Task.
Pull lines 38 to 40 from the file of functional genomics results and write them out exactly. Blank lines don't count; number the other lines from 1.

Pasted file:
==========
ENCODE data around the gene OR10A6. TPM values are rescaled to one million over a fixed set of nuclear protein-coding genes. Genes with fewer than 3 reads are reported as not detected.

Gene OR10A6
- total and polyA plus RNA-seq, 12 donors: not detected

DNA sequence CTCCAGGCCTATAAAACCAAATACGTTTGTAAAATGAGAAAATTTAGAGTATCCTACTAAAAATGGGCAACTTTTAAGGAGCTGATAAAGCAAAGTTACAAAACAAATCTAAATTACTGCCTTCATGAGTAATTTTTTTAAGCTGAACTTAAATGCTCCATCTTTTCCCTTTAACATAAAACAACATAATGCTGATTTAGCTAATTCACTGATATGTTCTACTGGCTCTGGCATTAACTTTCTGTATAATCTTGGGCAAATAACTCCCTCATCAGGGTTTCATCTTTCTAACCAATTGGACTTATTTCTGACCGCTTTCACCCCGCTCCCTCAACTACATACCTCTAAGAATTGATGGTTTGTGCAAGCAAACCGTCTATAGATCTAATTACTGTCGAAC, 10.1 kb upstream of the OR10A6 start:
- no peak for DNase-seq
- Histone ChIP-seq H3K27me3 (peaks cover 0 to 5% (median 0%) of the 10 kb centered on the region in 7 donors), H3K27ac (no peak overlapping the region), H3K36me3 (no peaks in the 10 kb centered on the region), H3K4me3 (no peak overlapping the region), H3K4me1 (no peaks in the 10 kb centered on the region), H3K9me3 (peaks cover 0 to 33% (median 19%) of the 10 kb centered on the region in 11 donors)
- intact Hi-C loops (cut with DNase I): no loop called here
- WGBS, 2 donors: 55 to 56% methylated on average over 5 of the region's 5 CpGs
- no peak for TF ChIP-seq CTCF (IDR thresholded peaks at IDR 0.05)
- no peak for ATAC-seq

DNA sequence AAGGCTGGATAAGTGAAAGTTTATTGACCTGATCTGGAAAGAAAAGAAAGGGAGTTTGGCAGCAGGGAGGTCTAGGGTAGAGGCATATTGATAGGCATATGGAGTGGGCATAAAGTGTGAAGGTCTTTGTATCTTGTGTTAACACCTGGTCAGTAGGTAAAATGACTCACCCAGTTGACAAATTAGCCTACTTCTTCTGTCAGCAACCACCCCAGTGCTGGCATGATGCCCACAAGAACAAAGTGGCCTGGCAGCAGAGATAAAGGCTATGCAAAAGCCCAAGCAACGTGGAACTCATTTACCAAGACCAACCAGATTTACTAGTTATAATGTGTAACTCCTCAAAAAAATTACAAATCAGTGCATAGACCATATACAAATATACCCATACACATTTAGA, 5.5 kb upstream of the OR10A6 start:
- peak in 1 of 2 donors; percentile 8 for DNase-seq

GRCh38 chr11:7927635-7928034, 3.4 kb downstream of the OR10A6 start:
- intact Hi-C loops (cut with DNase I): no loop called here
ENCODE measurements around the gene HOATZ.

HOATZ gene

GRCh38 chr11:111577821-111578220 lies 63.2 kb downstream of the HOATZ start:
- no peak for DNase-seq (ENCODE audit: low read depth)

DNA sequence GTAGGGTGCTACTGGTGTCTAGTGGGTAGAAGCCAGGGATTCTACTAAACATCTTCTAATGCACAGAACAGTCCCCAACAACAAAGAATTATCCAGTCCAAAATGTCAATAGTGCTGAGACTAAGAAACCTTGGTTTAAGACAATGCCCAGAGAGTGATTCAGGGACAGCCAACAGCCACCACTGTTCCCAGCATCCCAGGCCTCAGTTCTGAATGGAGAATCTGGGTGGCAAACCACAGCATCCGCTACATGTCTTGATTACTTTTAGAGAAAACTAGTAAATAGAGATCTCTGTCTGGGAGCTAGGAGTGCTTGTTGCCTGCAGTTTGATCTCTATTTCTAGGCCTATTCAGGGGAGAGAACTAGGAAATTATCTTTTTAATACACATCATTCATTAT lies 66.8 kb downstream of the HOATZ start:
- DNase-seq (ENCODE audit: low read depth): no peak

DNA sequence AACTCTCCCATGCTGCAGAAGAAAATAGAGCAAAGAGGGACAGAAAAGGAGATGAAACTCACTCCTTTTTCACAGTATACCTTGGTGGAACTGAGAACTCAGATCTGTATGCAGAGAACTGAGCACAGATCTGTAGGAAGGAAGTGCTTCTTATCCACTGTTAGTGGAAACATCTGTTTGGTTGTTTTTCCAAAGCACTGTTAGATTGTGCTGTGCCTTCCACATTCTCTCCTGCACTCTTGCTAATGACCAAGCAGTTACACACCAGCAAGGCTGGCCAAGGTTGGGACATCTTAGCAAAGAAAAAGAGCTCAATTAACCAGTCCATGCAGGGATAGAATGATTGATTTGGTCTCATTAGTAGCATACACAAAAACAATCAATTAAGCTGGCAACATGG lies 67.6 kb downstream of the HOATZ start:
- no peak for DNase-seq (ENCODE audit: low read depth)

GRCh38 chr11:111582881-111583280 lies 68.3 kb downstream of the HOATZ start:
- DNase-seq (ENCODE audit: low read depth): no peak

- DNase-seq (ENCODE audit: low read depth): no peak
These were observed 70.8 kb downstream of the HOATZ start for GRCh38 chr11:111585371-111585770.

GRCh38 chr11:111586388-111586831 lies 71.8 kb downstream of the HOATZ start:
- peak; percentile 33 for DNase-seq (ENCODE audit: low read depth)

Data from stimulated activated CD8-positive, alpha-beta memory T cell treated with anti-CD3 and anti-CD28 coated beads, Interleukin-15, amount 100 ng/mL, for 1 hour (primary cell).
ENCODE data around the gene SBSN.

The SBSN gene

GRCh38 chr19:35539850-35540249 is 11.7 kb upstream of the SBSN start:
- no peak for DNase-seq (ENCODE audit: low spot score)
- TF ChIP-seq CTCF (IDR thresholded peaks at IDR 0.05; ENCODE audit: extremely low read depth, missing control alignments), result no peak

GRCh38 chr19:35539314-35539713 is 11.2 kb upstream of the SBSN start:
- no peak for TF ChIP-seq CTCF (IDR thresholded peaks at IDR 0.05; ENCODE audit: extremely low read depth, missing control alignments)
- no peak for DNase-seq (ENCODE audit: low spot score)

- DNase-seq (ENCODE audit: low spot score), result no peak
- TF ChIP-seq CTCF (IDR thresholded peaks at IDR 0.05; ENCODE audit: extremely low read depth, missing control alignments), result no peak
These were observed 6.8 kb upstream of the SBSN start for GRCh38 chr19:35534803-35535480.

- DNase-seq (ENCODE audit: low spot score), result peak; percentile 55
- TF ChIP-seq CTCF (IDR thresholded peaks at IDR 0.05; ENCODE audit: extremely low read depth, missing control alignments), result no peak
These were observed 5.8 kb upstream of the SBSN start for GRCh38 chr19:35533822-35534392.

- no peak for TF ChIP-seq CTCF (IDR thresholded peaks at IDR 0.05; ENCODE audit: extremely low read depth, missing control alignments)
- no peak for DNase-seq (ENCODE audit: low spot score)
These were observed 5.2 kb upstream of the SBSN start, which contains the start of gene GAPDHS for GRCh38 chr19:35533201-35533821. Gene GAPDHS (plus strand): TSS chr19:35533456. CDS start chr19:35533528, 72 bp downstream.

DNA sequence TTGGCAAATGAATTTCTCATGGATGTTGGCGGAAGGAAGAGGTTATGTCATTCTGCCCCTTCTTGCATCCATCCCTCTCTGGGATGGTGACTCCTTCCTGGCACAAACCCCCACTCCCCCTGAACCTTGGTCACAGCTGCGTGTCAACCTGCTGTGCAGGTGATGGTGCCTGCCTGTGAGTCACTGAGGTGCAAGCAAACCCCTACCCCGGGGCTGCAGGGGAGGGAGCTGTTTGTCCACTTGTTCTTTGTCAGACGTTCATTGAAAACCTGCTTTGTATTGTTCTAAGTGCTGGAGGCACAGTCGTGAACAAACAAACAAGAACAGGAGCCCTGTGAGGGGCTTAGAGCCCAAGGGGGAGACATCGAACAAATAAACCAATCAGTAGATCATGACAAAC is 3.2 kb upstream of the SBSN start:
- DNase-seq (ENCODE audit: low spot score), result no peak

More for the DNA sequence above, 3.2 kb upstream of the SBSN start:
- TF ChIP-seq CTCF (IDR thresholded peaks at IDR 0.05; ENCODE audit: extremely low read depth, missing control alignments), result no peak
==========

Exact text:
- DNase-seq (ENCODE audit: low spot score), result no peak
- TF ChIP-seq CTCF (IDR thresholded peaks at IDR 0.05; ENCODE audit: extremely low read depth, missing control alignments), result no peak
These were observed 6.8 kb upstream of the SBSN start for GRCh38 chr19:35534803-35535480.